How can the ABA improve law school compliance after CSL closure?
Few were surprised when the Charlotte School of Law closed in August. After about a year of fraud allegations and wrangling with multiple administrative agencies—coupled with a bar passage rate under 50 percent for first-time test takers—many wondered why it didn’t happen sooner.
Some point their fingers at the ABA’s Section of Legal Education and Admissions to the Bar. Charlotte was notified by the ABA that it seemed to be out of compliance with various admissions standards in January 2015. But the public didn’t find out about the issues until November 2016, when the law school was placed on probation.
The time between a compliance review and specific action taken by the section can be concerning. That’s why its council is considering a restructuring process, which could make the process quicker when appropriate, according to Barry Currier, the section’s managing director of accreditation and legal education. The restructuring concept, announced in June, would combine the Accreditation Committee, the Standards Review Committee and the council into one body.
“The challenges Charlotte School of Law encountered are not unique. Certainly, other schools will face similar challenges if the law school applicant pool and the job market for law graduates remain in low- or nongrowth modes,” Currier wrote in an email to the ABA Journal.
The issue of transparency also has been raised. Many matters that relate to law school accreditation are confidential, according to the ABA Standards and Rules of Procedure for Approval of Law Schools. This includes evaluation reports from site visits and decisions or recommendations the section gives to law schools. Exceptions to this confidentiality include when schools receive sanctions, are placed on probation or have accreditation withdrawn. Law school applications for provisional or full approval, or a variance, also are public.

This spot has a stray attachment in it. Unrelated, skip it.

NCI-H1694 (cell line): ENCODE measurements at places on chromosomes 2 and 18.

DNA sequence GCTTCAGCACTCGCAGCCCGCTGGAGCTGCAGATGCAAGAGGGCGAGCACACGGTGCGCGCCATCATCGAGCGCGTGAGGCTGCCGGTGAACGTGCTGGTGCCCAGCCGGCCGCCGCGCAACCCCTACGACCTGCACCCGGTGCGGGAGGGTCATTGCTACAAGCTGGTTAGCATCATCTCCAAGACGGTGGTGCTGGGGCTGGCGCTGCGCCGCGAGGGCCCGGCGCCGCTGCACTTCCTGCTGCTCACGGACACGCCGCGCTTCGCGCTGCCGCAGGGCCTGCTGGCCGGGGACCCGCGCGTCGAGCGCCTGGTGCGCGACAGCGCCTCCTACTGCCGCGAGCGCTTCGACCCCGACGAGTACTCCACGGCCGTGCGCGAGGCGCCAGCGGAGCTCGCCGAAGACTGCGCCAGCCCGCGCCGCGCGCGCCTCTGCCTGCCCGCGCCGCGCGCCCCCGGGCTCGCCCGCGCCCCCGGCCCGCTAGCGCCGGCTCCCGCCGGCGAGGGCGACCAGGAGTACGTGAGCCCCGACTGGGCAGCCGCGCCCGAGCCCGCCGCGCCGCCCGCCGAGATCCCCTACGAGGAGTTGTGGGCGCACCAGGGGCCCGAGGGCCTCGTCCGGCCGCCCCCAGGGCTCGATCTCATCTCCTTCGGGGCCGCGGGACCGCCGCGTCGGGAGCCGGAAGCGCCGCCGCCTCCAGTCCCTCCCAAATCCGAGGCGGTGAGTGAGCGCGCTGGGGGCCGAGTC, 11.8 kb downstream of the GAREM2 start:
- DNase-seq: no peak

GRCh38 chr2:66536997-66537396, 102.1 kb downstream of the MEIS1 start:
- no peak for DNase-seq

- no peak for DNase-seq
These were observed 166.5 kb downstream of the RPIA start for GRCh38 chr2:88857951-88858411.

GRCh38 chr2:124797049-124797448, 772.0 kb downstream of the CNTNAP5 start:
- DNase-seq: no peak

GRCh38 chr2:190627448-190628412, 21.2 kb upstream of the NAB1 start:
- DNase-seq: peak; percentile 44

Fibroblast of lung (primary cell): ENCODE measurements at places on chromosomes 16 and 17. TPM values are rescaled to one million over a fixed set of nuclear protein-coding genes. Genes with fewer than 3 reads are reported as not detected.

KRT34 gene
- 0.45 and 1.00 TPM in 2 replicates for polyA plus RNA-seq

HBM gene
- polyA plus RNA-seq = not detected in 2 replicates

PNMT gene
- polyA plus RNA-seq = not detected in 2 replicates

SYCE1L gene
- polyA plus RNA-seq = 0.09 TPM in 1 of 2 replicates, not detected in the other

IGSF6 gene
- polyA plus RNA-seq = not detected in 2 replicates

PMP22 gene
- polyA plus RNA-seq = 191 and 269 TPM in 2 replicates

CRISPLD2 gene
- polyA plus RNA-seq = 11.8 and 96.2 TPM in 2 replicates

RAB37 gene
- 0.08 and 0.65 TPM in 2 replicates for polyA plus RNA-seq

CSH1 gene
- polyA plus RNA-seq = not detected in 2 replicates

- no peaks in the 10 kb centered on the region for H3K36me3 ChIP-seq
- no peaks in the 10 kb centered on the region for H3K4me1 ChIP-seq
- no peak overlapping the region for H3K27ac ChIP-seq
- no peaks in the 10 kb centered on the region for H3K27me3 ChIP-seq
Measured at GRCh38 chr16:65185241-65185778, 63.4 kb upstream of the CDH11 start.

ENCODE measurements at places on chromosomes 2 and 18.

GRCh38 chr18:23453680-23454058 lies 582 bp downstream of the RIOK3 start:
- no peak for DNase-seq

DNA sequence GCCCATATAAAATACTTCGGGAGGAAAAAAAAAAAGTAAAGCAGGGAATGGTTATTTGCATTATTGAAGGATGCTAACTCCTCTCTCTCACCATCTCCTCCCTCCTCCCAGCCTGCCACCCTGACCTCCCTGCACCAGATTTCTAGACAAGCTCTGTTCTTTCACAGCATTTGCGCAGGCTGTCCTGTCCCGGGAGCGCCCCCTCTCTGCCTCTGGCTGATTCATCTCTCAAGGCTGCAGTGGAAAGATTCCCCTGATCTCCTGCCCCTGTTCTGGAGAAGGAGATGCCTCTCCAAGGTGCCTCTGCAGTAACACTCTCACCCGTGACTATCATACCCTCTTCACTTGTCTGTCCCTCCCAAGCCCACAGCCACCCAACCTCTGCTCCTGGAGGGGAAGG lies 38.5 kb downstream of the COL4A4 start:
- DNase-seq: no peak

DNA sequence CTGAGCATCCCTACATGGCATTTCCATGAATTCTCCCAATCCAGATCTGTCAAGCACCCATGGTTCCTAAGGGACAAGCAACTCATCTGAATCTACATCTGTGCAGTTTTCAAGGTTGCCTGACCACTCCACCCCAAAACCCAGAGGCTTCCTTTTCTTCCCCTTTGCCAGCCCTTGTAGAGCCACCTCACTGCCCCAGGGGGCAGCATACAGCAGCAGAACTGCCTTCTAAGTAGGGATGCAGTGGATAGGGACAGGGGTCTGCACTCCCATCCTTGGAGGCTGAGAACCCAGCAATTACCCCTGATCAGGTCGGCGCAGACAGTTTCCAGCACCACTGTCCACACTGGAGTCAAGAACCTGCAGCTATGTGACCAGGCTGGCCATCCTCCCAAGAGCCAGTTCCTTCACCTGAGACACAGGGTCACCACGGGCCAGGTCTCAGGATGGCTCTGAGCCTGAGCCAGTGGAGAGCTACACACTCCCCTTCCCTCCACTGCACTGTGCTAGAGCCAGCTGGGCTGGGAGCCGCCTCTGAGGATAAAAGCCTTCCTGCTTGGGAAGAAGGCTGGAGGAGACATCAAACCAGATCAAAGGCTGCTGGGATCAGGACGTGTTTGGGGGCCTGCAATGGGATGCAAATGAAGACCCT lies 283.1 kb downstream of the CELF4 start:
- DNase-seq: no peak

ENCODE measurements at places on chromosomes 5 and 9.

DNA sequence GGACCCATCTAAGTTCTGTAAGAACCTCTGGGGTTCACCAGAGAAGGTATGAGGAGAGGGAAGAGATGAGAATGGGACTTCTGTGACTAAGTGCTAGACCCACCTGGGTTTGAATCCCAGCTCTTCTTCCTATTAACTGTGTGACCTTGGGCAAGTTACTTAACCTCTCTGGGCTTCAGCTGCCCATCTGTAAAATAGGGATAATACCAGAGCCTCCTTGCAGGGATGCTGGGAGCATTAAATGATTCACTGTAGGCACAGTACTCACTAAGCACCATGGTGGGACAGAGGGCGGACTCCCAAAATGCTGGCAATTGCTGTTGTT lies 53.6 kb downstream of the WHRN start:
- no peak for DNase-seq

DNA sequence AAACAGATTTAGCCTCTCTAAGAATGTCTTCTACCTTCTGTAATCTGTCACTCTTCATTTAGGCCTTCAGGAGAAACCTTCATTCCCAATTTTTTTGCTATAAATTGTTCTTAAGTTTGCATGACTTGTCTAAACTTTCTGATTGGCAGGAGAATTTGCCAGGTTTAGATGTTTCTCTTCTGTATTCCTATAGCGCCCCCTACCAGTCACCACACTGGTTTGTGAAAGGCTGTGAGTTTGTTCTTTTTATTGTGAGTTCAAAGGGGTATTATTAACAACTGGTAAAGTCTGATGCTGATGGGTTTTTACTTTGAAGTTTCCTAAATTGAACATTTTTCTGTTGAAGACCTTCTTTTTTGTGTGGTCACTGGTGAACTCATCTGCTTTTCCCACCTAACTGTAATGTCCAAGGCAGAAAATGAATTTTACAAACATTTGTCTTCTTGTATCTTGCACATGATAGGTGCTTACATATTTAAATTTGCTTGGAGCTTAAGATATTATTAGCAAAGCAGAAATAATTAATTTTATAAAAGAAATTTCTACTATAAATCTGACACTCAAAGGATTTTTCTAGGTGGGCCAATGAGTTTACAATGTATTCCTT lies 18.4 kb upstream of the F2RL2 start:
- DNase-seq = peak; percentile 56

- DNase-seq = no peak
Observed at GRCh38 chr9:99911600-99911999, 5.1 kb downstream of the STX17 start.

Traditionally, the ABA performs a law school site visit once every seven years. And most compliance citations result from those visits, says Aaron Taylor, an associate professor at the St. Louis University School of Law who also leads the AccessLex Center for Legal Education Excellence.
“Not every matter leading to a censure would be directly relevant to a student,” he says. “Of course, the downside of a private censure is that it’s private and thus unable to be publicly scrutinized.”
Various groups, including the ABA, post public information online annually about accredited law schools’ LSAT ranges and bar passage rates. Some Charlotte students say they were aware of the data when they enrolled.
Between 2011—when the law school received full ABA accreditation—and 2016—the year of the law school’s most recent Standard 509 Information Report—its median LSAT score decreased from 148 to 144. Its bar passage rate was 46.26 percent for the 2015 exam.
The data seems to suggest problems, but school leaders frequently appeared to assure current and potential students that they were working on improvements. In hindsight, once-confidential ABA findings about the law school indicate otherwise.
HOPE ‘ON THE HOOK’
Charlotte continued to claim that it was working toward coming back into compliance with the standards—even after the Department of Education pulled the law school’s federal loan money in December 2016. The DOE took that action because it determined the school had made “substantial misrepresentations” to current and future students about its accreditation issues.
After the department pulled the school’s student loan money, Charlotte repeatedly told students and the press it was prepared to be reinstated into the federal student loan program. That included this past July, the same month the ABA’s Accreditation Committee informed school leaders it rejected the school’s “reliable plan for bringing the law school into full compliance with each of the standards.” Under the ABA Standards and Rules of Procedure for Approval of Law Schools, that finding was confidential.
“Charlotte School of Law has acted sketchy throughout this process,” says Kyle McEntee, executive director of the nonprofit Law School Transparency. “They’ve been using hope as a means of keeping people on the hook.”
McEntee’s organization plans to ask the ABA for a full review of the accreditation process, focused on consideration of what parts should be more transparent and at what stage in the process infor-mation should be disclosed.
“There was some point at which the ABA should have made its determination about Charlotte School of Law public. I don’t know when that was; I just know that it was sooner than when it was done,” he says.
Charlotte School of Law: A Turbulent Timeline
This article appeared in the November 2017 issue of the ABA Journal with the headline “Post-Mortem Exam: In the wake of Charlotte School of Law’s closure, how can the ABA improve law school compliance?"